Media coverage of Arab Spring protests has exposed government corruption in North Africa, but has overshadowed news of political unrest across the rest of the continent, warns an African politics expert at Queen Mary, University of London.
To analyse the rash of anti-government and anti-capitalist protests which have exploded across Africa in the wake of the global financial crisis, Dr Clive Gabay, from the School of Politics and International Relations at QM, has organised a free panel event in July.
Yash Tandon, former Ugandan minister, who opposed the 1970’s dictatorship of Idi Amin, will join other African activists, commentators and scholars to debate the rise of political protests from Malawi to Ethiopia. The event is being hosted at the Africa Centre, Britain's leading African cultural centre, in Covent Garden.
Dr Gabay says: “Africa tends to be a continent viewed through a prism of starvation, disease and violence. But if the under-reported uprisings across Africa have told us anything however, it is that politics on the continent does not always take place at the point of a gun.
“Western media stereotypes over-simplify political issues affecting African nations, and fail to provide a platform for the citizen of African states to articulate their political demands and messages.”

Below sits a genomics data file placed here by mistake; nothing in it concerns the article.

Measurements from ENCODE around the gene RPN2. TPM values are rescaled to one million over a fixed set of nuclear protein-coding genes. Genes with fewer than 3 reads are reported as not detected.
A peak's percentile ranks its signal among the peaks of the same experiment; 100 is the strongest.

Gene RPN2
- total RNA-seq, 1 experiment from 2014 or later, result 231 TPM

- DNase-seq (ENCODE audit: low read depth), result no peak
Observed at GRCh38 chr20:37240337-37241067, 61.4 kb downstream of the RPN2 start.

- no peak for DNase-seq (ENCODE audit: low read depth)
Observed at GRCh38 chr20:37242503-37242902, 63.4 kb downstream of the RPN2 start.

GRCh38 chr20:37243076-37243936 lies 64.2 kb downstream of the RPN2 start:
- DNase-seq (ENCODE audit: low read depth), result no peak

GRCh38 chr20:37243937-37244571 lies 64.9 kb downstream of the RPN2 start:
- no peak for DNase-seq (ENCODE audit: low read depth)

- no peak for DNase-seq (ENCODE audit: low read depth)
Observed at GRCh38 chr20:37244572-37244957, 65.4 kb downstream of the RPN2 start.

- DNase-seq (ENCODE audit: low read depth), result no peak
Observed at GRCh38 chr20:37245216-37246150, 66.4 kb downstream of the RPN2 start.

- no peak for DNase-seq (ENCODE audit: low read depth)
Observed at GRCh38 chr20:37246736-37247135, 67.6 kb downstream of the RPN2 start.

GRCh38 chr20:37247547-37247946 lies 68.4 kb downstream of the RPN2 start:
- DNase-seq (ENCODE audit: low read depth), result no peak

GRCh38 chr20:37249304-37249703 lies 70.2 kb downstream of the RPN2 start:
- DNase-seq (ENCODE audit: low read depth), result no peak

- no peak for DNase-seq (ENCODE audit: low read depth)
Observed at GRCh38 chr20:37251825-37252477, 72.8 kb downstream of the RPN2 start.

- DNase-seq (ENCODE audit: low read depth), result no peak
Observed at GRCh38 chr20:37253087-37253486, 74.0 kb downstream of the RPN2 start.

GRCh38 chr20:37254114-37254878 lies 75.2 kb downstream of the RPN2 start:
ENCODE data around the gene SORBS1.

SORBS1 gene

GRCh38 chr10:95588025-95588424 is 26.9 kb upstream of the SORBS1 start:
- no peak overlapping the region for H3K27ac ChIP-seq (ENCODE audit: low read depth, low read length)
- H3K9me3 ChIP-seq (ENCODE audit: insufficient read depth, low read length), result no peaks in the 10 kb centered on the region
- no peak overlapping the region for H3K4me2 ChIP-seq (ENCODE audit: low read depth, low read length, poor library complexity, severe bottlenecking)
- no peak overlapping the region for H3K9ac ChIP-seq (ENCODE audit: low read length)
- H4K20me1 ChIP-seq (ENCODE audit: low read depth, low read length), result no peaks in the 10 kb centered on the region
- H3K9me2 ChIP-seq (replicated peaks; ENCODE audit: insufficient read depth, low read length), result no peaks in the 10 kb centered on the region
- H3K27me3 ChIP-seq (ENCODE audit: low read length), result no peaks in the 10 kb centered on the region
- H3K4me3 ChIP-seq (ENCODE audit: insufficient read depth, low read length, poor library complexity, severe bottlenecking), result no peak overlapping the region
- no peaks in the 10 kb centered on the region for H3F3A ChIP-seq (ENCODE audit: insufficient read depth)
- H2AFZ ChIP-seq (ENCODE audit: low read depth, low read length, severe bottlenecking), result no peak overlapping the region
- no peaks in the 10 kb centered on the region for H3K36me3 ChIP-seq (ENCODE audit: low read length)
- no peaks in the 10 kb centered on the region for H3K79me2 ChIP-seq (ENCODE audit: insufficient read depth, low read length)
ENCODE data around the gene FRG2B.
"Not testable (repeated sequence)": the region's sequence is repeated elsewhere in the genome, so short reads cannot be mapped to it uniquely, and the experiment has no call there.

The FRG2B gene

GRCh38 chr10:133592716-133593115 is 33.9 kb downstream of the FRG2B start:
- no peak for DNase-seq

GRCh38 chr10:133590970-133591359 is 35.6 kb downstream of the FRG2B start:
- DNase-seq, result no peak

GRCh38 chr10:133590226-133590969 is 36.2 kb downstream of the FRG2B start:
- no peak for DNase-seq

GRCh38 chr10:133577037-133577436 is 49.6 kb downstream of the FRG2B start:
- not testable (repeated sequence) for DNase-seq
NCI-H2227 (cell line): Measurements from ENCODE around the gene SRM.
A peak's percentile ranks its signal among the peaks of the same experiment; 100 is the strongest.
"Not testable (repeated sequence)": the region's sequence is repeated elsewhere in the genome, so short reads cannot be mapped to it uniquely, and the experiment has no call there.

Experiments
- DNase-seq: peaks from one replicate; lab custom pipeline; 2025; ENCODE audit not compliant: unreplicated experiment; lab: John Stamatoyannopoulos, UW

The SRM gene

Dr Gabay also criticised Western development efforts to bring governance and democracy to Africa, which he says, “have shrunk state control, creating the ‘perfect storm’ of corruption, rising energy prices and growing inequality across the continent”.
“The protest movements we have seen emerge over the past few years cannot be reduced to a simple victory for the development industry’s efforts to mainstream Western values like liberal democracy in African states.”
In response, he adds, “African protestors have demanded home-grown solutions to their predicaments, for example, greater government oversight on transnational corporations seeking to make a fast buck out of African natural resources”.
Other panellists include: Bayo Oyenuga (organiser of Lagos’ ‘Rapewalk’, which campaigns on behalf of child victims of sexual assault, and the anti-capitalist ‘Occupy Lagos’ movement); Ayanda Kota (head of Unemployed Peoples’ Movement, South Africa); Firoze Manji (Editor-in-Chief of African newswire, Pambazuka Press); and Patricia Daley (expert on African protest movements at University of Oxford).
To book places, follow the link: http://www.eventbrite.com/event/3449426327
Title: ‘African Awakenings? Interpreting contemporary African protest
Date: Thursday 19 July
Venue: Africa Centre, 38 King Street, Covent Garden, London, WC2E 8JT
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